A constant need to move the legs can lead to a lack of sleep.
Lifestyle changes and over-the-counter (OTC) medications that may help alleviate RLS symptoms include:
- Painkillers: Ibuprofen may help with mild symptoms
- Warm baths and massages: These can relax the muscles and reduce the intensity of symptoms
- Warm or cool packs: Some people prefer warm, some cold, and others say that alternating hot and cold is helpful
- Relaxation techniques: Stress can make RLS worse, so exercises such as yoga and tai chi may help
Sleep hygiene is important, as tiredness makes symptoms worse.
- Sleep in a cool, quiet bedroom
- Go to bed at the same time every night, and getting up at the same time every morning
Exercise and physical activity can help RLS, but it can also aggravate it. Most patients find moderate exercise helpful, but too much can make symptoms worse. Working out late in the evening may also be unhelpful.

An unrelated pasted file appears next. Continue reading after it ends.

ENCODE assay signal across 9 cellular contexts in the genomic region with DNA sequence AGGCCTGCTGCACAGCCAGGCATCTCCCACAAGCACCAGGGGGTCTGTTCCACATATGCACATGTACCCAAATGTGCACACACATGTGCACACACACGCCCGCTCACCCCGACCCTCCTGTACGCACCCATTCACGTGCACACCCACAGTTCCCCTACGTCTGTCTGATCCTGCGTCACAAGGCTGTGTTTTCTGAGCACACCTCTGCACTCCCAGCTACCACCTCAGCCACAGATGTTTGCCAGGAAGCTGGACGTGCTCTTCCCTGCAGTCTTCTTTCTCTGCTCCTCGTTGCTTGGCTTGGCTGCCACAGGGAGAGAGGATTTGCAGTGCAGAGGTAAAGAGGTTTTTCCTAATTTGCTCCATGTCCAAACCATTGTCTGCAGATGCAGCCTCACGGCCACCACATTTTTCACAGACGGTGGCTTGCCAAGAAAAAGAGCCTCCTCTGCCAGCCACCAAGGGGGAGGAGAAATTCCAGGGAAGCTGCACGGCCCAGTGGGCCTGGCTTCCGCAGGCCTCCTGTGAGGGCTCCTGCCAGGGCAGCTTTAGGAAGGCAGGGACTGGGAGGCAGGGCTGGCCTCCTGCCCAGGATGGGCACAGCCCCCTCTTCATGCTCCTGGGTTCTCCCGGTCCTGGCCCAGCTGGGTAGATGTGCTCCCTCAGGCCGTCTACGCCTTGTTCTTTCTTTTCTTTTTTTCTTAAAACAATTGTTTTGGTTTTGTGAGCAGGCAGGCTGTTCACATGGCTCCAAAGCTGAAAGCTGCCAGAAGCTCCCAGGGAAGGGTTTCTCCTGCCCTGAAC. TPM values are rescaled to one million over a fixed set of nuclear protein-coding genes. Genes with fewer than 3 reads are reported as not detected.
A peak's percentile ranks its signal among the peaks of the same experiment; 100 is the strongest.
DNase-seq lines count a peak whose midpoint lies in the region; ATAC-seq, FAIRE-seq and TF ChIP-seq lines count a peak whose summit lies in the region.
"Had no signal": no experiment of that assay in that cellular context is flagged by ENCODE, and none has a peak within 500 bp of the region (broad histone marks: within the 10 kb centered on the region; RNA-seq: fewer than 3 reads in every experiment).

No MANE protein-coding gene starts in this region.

Avoiding or reducing caffeine improves symptoms in some people, but it may take some weeks to see an improvement. Coffee, tea, chocolate, and many sodas contain caffeine.
Avoiding or reducing alcohol consumption and tobacco may help.
When other therapies have not worked, medications may help. The drug, or drugs, prescribed will depend on the individual.
Alpha 2 agonists stimulate the alpha 2 receptors in the brain stem, and they activate the neurons that control muscle movement and make sensations less active. They may help in cases of primary RLS, but they will have no effect on periodic limb movement during sleep. Catapres, or clonidine hydrochloride, is an Alpha 2 agonist.
Anticonvulsants treat pain, muscle spams, neuropathy, and daytime symptoms. Neurontin, or gabapentin, is a popular anticonvulsant.